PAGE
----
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The Minnesota Secretary of State's Office didn't adequately monitor federal and state grants it disburses to cities and counties, according to a legislative auditor's report released Tuesday.

The report, which reviewed the department's operations from 2020 to 2022, recommended the Secretary of State's Office boost oversight by reviewing grant invoices, establishing polices for monitoring grants and making those requirements clear to grantees.

In a letter to the Legislative Auditor's office, Secretary of State Steve Simon said his department purchased a grants management system in May to track and review documents. The department won't complete grant reports until invoices or receipts are verified, he added.

The Legislative Auditor's Office regularly audits state divisions. In the performance audit of the Secretary of State's Office, auditors said the department passed every other measure they reviewed — from properly paying its 90 employees to overseeing gifts, including $20,000 from the Minnesota Vikings for personal protective equipment at polling places.

"We're really excited there was just one finding. That's very uncommon to only have one finding," said Cassondra Knudson, a spokeswoman for the Secretary of State's Office. "The piece about the grants is actually something we noticed before we had been audited and had already implemented a solution."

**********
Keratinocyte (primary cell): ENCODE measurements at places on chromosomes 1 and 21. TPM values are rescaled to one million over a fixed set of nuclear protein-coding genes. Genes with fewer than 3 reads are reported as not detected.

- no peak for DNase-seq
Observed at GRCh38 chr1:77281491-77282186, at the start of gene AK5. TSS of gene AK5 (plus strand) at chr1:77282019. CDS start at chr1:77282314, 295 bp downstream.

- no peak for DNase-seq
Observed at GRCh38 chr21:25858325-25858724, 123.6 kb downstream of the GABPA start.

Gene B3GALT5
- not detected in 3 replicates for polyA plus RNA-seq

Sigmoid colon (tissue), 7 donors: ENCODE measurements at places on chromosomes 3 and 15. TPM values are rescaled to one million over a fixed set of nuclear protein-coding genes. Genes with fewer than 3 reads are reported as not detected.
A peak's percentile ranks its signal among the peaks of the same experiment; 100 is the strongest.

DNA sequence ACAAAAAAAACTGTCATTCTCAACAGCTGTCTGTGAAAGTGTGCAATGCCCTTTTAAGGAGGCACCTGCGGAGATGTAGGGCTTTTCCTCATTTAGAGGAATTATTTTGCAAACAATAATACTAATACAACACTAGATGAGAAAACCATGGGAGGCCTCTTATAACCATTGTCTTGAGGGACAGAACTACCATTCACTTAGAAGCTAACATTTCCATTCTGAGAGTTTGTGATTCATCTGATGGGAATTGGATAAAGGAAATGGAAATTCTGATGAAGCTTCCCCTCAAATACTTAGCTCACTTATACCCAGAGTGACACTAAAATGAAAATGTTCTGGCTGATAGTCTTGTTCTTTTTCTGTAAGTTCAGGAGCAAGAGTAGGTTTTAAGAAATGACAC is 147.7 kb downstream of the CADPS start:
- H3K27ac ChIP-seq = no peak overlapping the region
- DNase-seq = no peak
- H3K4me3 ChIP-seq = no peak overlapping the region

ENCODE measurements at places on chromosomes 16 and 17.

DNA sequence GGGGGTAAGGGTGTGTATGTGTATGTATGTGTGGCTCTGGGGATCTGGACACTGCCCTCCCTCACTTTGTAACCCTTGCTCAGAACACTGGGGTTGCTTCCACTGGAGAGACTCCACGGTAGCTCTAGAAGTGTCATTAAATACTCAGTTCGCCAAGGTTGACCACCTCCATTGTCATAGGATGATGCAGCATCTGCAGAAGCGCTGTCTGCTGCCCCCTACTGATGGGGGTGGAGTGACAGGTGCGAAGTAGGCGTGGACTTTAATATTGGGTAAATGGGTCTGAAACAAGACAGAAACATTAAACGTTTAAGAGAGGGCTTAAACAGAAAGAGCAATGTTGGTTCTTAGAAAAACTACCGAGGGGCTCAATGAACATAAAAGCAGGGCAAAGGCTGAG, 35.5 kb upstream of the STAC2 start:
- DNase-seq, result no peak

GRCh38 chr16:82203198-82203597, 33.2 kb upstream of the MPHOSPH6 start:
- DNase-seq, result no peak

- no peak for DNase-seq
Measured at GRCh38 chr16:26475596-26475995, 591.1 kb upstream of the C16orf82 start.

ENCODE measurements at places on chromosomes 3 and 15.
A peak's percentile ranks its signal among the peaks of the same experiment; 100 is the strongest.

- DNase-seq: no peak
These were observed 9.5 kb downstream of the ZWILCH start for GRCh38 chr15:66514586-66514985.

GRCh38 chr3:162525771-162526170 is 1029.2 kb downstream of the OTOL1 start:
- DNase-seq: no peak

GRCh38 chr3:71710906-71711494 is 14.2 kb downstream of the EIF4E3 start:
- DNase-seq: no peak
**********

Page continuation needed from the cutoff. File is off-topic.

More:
The audit found that the department needs to better monitor how grantees spend funds and have consistent invoice requirements. From 2020 to 2022, the Secretary of State's Office received $11 million in state and federal grants for cities, counties and townships for things like enhancing election technology and security, purchasing voting equipment and adding absentee ballot drop boxes.

Of 41 grant contracts auditors tested, 15 didn't have invoices or receipts, so the office couldn't determine if grantees spent money on eligible expenses or if their financial reports were accurate. Knudson said cities and counties are required to keep receipts, though. Doling out grants isn't a major part of the department's work, unlike other state departments, but it received an influx in federal funding during the pandemic, she added.

The Legislative Auditor's Office audited the Secretary of State's Office in 2017 and said four issues it found then have been resolved.

Government oversight of grants has gained increased public scrutiny in light of Feeding Our Future, a nonprofit at the center of a $250 million fraud investigation over federal money that passed through the state Education Department. Earlier this year, the Auditor's Office found that state agencies aren't properly overseeing state grants to nonprofits. Federal money that passes through state agencies, which is at the center of the Feeding Our Future case, wasn't part of that review.

The Legislative Auditor's Office is working on a review of the Education Department's oversight of Feeding Our Future, which is slated to be released in early 2024.